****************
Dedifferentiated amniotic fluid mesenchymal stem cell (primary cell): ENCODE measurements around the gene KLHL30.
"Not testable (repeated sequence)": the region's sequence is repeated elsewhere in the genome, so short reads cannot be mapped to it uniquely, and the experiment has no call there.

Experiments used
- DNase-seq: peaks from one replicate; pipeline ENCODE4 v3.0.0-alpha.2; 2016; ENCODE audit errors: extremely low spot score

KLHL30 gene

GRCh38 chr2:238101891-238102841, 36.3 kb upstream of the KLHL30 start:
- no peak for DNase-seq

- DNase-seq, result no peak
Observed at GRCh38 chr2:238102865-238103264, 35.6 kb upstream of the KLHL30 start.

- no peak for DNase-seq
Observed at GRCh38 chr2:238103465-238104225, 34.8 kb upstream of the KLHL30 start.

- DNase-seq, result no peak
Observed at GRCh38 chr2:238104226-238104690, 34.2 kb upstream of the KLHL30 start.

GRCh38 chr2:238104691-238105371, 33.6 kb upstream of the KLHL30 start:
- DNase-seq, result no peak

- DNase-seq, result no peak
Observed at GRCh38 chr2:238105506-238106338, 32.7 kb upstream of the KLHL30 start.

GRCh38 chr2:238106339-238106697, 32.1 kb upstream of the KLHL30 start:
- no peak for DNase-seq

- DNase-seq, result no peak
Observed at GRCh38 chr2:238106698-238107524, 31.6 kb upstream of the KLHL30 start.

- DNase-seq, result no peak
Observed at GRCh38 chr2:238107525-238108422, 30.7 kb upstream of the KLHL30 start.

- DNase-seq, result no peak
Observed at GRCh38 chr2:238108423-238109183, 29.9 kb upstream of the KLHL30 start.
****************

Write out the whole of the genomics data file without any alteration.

Dedifferentiated amniotic fluid mesenchymal stem cell (primary cell): ENCODE measurements around the gene KLHL30.
"Not testable (repeated sequence)": the region's sequence is repeated elsewhere in the genome, so short reads cannot be mapped to it uniquely, and the experiment has no call there.

Experiments used
- DNase-seq: peaks from one replicate; pipeline ENCODE4 v3.0.0-alpha.2; 2016; ENCODE audit errors: extremely low spot score

KLHL30 gene

GRCh38 chr2:238101891-238102841, 36.3 kb upstream of the KLHL30 start:
- no peak for DNase-seq

- DNase-seq, result no peak
Observed at GRCh38 chr2:238102865-238103264, 35.6 kb upstream of the KLHL30 start.

- no peak for DNase-seq
Observed at GRCh38 chr2:238103465-238104225, 34.8 kb upstream of the KLHL30 start.

- DNase-seq, result no peak
Observed at GRCh38 chr2:238104226-238104690, 34.2 kb upstream of the KLHL30 start.

GRCh38 chr2:238104691-238105371, 33.6 kb upstream of the KLHL30 start:
- DNase-seq, result no peak

- DNase-seq, result no peak
Observed at GRCh38 chr2:238105506-238106338, 32.7 kb upstream of the KLHL30 start.

GRCh38 chr2:238106339-238106697, 32.1 kb upstream of the KLHL30 start:
- no peak for DNase-seq

- DNase-seq, result no peak
Observed at GRCh38 chr2:238106698-238107524, 31.6 kb upstream of the KLHL30 start.

- DNase-seq, result no peak
Observed at GRCh38 chr2:238107525-238108422, 30.7 kb upstream of the KLHL30 start.

- DNase-seq, result no peak
Observed at GRCh38 chr2:238108423-238109183, 29.9 kb upstream of the KLHL30 start.